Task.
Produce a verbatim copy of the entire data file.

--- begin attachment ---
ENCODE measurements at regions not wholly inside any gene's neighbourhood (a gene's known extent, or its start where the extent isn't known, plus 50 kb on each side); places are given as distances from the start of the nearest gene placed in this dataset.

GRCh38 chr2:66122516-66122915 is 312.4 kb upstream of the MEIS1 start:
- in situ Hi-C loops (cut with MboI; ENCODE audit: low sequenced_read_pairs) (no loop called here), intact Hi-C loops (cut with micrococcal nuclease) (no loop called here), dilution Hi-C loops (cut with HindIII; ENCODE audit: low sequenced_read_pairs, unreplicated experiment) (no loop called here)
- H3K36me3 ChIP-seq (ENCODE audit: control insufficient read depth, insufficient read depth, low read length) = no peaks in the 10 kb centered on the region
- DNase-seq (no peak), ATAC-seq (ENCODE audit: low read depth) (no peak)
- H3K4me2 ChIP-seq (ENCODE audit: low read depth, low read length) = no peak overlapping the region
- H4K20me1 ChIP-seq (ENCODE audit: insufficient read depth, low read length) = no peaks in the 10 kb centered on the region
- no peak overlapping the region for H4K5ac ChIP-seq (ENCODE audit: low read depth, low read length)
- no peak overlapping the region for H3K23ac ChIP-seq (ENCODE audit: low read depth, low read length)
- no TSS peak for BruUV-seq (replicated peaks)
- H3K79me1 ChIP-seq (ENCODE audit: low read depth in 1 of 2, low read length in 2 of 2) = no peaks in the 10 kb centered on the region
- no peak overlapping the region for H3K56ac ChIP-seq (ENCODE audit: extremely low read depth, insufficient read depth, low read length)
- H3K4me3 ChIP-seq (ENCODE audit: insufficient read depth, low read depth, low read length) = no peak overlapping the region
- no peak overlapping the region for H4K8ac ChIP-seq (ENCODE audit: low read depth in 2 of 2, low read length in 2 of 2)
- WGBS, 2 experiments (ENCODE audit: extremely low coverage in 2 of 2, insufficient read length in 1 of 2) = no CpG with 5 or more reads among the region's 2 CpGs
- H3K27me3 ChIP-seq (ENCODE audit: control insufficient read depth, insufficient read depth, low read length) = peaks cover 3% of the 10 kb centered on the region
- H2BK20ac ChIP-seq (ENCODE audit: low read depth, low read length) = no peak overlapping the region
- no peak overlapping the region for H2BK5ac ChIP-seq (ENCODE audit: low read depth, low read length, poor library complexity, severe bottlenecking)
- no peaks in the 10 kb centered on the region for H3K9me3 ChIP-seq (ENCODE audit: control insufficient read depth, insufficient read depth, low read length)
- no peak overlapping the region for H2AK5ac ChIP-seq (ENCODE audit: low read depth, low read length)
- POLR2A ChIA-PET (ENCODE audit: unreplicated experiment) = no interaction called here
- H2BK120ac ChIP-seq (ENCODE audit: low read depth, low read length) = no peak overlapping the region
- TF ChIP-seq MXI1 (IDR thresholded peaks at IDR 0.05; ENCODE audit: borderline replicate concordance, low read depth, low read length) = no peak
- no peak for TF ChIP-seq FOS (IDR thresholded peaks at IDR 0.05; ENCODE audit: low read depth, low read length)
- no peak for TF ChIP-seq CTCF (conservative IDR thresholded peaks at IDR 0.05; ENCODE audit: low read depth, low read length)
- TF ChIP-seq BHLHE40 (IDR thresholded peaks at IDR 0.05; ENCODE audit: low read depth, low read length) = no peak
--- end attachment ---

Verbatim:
ENCODE measurements at regions not wholly inside any gene's neighbourhood (a gene's known extent, or its start where the extent isn't known, plus 50 kb on each side); places are given as distances from the start of the nearest gene placed in this dataset.

GRCh38 chr2:66122516-66122915 is 312.4 kb upstream of the MEIS1 start:
- in situ Hi-C loops (cut with MboI; ENCODE audit: low sequenced_read_pairs) (no loop called here), intact Hi-C loops (cut with micrococcal nuclease) (no loop called here), dilution Hi-C loops (cut with HindIII; ENCODE audit: low sequenced_read_pairs, unreplicated experiment) (no loop called here)
- H3K36me3 ChIP-seq (ENCODE audit: control insufficient read depth, insufficient read depth, low read length) = no peaks in the 10 kb centered on the region
- DNase-seq (no peak), ATAC-seq (ENCODE audit: low read depth) (no peak)
- H3K4me2 ChIP-seq (ENCODE audit: low read depth, low read length) = no peak overlapping the region
- H4K20me1 ChIP-seq (ENCODE audit: insufficient read depth, low read length) = no peaks in the 10 kb centered on the region
- no peak overlapping the region for H4K5ac ChIP-seq (ENCODE audit: low read depth, low read length)
- no peak overlapping the region for H3K23ac ChIP-seq (ENCODE audit: low read depth, low read length)
- no TSS peak for BruUV-seq (replicated peaks)
- H3K79me1 ChIP-seq (ENCODE audit: low read depth in 1 of 2, low read length in 2 of 2) = no peaks in the 10 kb centered on the region
- no peak overlapping the region for H3K56ac ChIP-seq (ENCODE audit: extremely low read depth, insufficient read depth, low read length)
- H3K4me3 ChIP-seq (ENCODE audit: insufficient read depth, low read depth, low read length) = no peak overlapping the region
- no peak overlapping the region for H4K8ac ChIP-seq (ENCODE audit: low read depth in 2 of 2, low read length in 2 of 2)
- WGBS, 2 experiments (ENCODE audit: extremely low coverage in 2 of 2, insufficient read length in 1 of 2) = no CpG with 5 or more reads among the region's 2 CpGs
- H3K27me3 ChIP-seq (ENCODE audit: control insufficient read depth, insufficient read depth, low read length) = peaks cover 3% of the 10 kb centered on the region
- H2BK20ac ChIP-seq (ENCODE audit: low read depth, low read length) = no peak overlapping the region
- no peak overlapping the region for H2BK5ac ChIP-seq (ENCODE audit: low read depth, low read length, poor library complexity, severe bottlenecking)
- no peaks in the 10 kb centered on the region for H3K9me3 ChIP-seq (ENCODE audit: control insufficient read depth, insufficient read depth, low read length)
- no peak overlapping the region for H2AK5ac ChIP-seq (ENCODE audit: low read depth, low read length)
- POLR2A ChIA-PET (ENCODE audit: unreplicated experiment) = no interaction called here
- H2BK120ac ChIP-seq (ENCODE audit: low read depth, low read length) = no peak overlapping the region
- TF ChIP-seq MXI1 (IDR thresholded peaks at IDR 0.05; ENCODE audit: borderline replicate concordance, low read depth, low read length) = no peak
- no peak for TF ChIP-seq FOS (IDR thresholded peaks at IDR 0.05; ENCODE audit: low read depth, low read length)
- no peak for TF ChIP-seq CTCF (conservative IDR thresholded peaks at IDR 0.05; ENCODE audit: low read depth, low read length)
- TF ChIP-seq BHLHE40 (IDR thresholded peaks at IDR 0.05; ENCODE audit: low read depth, low read length) = no peak